Although it is useful to have a manual actuator, it may be more desirable to have an electrical actuator that may be controlled from the ground or even remotely, for example, from a control room 630 (FIG. 8A). In FIG. 9, converting the manual actuator described above into an electrical actuator 660 is illustrated. The electrical actuator 660 comprises a piston (not shown) and a threaded barrel 670. To convert the manual actuator, the compression nut 595 and the knob 536 must first be removed. Then, a lock nut 650 is threaded onto the bushing mount 540. The threaded end 538 of the actuator rod 500 is threaded into the piston. The barrel 670 of the electrical actuator 660 is then pushed up towards the threaded portion 565 of the bushing mount 540 and threaded. Once both the piston and the threaded barrel are completely threaded onto the actuator rod 500, the lock nut 650 is tightened, locking the bushing mount 540 to the threaded barrel 670.

The electrical actuator 660 may be a step motor in a fixed position relative to the panel 160. The step motor rotates, driving a screw or shaft in a linear motion. The screw or shaft is coupled to the actuator rod 500 and, thus, moves the actuator rod 500 up and down, depending on the rotation of the step motor. It is also contemplated that the electrical actuator 660 may include a receiver 700 adapted to receive adjustment signals from a remote source 702. A sensor 704 adapted to sense the position of the actuator rod 500 may also be included. A transponder 706 may also be included to return a signal to the remote location or to a signal box which indicates the amount of adjustment made.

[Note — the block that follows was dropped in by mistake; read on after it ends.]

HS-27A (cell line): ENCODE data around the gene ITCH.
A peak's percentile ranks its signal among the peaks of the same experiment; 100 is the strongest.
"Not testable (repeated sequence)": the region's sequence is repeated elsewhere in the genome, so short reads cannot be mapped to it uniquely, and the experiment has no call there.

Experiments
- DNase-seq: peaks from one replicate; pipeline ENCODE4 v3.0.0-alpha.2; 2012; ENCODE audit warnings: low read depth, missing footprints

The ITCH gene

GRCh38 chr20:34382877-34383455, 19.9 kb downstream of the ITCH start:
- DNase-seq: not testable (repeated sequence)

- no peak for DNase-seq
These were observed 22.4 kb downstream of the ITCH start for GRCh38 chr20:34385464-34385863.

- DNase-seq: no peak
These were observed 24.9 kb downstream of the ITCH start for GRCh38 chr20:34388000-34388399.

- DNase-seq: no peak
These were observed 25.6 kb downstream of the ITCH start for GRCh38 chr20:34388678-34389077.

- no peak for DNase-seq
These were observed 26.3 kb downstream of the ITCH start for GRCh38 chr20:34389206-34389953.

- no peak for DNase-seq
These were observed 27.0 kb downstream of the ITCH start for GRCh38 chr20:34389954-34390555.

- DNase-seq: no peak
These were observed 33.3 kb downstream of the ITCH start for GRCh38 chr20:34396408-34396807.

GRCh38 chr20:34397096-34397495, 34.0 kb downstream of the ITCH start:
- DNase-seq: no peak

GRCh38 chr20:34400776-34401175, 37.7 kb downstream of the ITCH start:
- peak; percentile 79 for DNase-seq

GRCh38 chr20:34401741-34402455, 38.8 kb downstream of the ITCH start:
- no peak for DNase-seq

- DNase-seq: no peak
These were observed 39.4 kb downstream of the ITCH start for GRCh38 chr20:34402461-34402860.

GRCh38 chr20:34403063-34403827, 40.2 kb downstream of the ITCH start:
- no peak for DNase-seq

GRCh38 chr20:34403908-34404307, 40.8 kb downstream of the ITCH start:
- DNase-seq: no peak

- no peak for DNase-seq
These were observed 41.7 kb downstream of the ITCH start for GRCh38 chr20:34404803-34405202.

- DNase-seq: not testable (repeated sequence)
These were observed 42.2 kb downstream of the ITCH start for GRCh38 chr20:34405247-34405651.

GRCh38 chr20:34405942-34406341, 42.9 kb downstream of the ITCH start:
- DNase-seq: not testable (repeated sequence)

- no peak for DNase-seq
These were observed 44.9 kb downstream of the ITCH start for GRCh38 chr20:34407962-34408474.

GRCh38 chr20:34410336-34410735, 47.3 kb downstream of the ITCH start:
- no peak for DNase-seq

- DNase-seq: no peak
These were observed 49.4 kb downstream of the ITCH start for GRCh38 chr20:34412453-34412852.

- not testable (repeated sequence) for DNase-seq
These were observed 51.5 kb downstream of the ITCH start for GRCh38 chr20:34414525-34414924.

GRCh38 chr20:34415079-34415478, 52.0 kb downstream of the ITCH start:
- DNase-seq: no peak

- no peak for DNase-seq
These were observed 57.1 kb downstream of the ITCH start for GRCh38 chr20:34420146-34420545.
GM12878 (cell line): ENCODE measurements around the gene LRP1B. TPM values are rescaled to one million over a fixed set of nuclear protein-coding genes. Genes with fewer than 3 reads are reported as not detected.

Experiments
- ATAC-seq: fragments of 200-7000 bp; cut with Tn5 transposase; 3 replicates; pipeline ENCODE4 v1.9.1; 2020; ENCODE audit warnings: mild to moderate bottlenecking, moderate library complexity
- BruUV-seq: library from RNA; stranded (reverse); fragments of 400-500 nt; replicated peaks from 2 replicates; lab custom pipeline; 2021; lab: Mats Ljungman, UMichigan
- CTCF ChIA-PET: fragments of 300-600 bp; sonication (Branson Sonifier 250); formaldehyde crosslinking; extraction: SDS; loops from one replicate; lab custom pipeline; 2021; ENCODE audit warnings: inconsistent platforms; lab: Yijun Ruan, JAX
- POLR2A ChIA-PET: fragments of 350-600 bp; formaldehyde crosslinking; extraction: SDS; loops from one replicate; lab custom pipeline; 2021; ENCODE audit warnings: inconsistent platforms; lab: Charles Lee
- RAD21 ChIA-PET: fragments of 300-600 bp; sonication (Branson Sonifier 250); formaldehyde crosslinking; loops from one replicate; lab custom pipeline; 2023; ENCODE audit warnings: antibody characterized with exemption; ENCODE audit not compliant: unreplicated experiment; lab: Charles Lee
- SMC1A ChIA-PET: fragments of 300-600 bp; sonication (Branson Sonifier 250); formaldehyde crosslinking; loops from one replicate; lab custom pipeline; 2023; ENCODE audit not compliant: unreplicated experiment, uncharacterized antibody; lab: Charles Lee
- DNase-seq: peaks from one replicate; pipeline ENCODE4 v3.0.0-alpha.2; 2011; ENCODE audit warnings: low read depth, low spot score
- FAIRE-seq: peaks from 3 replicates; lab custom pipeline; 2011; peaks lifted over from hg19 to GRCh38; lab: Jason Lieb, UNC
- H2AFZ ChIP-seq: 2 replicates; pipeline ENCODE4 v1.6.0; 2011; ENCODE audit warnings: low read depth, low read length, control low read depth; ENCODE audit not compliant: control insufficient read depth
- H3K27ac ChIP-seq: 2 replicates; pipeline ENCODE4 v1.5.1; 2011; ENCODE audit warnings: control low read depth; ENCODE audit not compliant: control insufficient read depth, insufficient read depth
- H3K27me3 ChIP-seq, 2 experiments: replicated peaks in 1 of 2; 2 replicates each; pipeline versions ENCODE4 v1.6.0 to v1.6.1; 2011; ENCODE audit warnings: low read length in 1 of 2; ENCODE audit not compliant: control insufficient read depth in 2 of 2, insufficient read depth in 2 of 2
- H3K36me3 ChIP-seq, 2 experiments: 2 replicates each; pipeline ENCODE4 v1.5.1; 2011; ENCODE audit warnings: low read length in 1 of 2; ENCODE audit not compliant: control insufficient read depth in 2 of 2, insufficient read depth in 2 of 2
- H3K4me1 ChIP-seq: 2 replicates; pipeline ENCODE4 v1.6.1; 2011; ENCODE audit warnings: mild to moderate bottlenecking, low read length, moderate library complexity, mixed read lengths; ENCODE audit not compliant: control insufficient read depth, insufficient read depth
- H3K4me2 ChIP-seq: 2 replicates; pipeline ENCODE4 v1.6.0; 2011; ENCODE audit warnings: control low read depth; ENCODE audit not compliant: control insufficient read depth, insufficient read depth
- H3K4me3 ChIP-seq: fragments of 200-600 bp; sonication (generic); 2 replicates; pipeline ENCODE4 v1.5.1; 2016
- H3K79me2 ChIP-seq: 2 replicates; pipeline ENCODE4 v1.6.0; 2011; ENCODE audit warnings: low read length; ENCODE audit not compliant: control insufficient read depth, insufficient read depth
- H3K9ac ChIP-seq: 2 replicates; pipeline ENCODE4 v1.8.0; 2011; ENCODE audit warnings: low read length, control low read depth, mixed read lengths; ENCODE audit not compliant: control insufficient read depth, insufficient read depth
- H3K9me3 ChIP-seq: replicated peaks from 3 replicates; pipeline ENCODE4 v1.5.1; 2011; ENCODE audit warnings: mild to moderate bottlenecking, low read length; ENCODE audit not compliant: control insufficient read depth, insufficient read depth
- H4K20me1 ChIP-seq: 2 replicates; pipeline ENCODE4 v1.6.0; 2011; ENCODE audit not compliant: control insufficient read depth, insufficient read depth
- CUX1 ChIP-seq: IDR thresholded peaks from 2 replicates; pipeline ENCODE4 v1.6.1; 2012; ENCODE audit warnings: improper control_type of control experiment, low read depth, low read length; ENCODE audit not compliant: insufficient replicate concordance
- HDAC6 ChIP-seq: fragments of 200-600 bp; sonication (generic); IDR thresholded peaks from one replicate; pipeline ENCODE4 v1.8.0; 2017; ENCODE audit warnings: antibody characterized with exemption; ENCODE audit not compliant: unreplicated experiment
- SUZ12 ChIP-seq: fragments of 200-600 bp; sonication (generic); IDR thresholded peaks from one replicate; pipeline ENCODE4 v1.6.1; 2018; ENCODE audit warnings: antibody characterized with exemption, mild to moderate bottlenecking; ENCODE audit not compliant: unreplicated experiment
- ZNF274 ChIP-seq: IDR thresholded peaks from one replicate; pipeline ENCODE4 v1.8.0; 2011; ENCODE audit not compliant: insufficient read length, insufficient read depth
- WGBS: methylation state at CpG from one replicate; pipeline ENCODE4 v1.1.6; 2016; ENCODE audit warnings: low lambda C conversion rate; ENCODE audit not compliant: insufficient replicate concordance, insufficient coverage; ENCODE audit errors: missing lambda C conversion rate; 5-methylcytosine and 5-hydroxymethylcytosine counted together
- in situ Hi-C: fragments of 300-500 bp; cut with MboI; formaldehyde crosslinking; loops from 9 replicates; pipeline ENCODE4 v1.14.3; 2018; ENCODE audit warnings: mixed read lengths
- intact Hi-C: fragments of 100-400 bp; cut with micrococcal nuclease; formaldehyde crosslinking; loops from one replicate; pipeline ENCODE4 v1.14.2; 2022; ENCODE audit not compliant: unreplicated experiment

The present invention may, thus, be easily converted from a manual actuator to an electrical actuator depending on the needs and wishes of the user. The actuator, thus provides flexibility in use, allowing a user to purchase a manual actuator and then upgrade to an electrical actuator at a later date. The advantages to this are many. The user may not initially wish to expend the money to pay for an electrical actuator if there is rarely a need to adjust the vertical beam. As that need changes, however, the user may purchase the electrical actuator and easily convert the actuator.

While the present invention has been described with reference to one or more particular embodiments, those skilled in the art will recognize that many changes may be made thereto without departing from the spirit and scope of the present invention. Each of these embodiments and obvious variations thereof is contemplated as falling within the spirit and scope of the claimed invention, which is set forth in the following claims.

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Référencé par
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Classifications
Classification aux États-Unis343/757, 343/758, 342/368
Classification internationaleH01Q3/32, H01Q21/08, H01Q1/24, H01Q3/00, H01Q1/44, H01Q3/34
Classification coopérativeH01Q3/32, H01Q1/246, H01Q21/08
Classification européenneH01Q1/24A3, H01Q3/32, H01Q21/08